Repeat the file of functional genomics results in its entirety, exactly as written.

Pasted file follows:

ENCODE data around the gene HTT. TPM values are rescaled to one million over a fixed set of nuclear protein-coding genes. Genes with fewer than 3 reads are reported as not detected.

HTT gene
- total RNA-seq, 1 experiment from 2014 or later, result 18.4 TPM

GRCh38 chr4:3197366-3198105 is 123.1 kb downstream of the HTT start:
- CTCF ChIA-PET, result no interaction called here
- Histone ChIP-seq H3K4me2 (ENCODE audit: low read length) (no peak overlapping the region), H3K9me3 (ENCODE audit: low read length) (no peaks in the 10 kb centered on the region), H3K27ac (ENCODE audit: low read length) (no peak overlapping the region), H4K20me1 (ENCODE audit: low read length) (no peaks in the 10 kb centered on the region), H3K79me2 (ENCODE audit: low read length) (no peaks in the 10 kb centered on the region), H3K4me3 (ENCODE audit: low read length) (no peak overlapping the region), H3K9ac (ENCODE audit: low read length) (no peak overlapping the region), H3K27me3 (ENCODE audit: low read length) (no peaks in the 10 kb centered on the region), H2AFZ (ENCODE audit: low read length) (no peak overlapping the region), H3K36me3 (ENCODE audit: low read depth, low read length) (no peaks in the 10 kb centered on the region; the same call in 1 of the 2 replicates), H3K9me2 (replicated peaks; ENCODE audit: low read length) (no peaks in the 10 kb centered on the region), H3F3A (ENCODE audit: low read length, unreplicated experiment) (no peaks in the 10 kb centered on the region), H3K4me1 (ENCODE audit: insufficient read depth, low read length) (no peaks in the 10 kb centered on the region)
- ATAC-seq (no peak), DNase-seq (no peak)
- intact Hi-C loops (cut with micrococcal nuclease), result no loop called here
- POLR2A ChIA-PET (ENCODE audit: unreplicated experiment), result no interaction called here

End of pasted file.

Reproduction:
ENCODE data around the gene HTT. TPM values are rescaled to one million over a fixed set of nuclear protein-coding genes. Genes with fewer than 3 reads are reported as not detected.

HTT gene
- total RNA-seq, 1 experiment from 2014 or later, result 18.4 TPM

GRCh38 chr4:3197366-3198105 is 123.1 kb downstream of the HTT start:
- CTCF ChIA-PET, result no interaction called here
- Histone ChIP-seq H3K4me2 (ENCODE audit: low read length) (no peak overlapping the region), H3K9me3 (ENCODE audit: low read length) (no peaks in the 10 kb centered on the region), H3K27ac (ENCODE audit: low read length) (no peak overlapping the region), H4K20me1 (ENCODE audit: low read length) (no peaks in the 10 kb centered on the region), H3K79me2 (ENCODE audit: low read length) (no peaks in the 10 kb centered on the region), H3K4me3 (ENCODE audit: low read length) (no peak overlapping the region), H3K9ac (ENCODE audit: low read length) (no peak overlapping the region), H3K27me3 (ENCODE audit: low read length) (no peaks in the 10 kb centered on the region), H2AFZ (ENCODE audit: low read length) (no peak overlapping the region), H3K36me3 (ENCODE audit: low read depth, low read length) (no peaks in the 10 kb centered on the region; the same call in 1 of the 2 replicates), H3K9me2 (replicated peaks; ENCODE audit: low read length) (no peaks in the 10 kb centered on the region), H3F3A (ENCODE audit: low read length, unreplicated experiment) (no peaks in the 10 kb centered on the region), H3K4me1 (ENCODE audit: insufficient read depth, low read length) (no peaks in the 10 kb centered on the region)
- ATAC-seq (no peak), DNase-seq (no peak)
- intact Hi-C loops (cut with micrococcal nuclease), result no loop called here
- POLR2A ChIA-PET (ENCODE audit: unreplicated experiment), result no interaction called here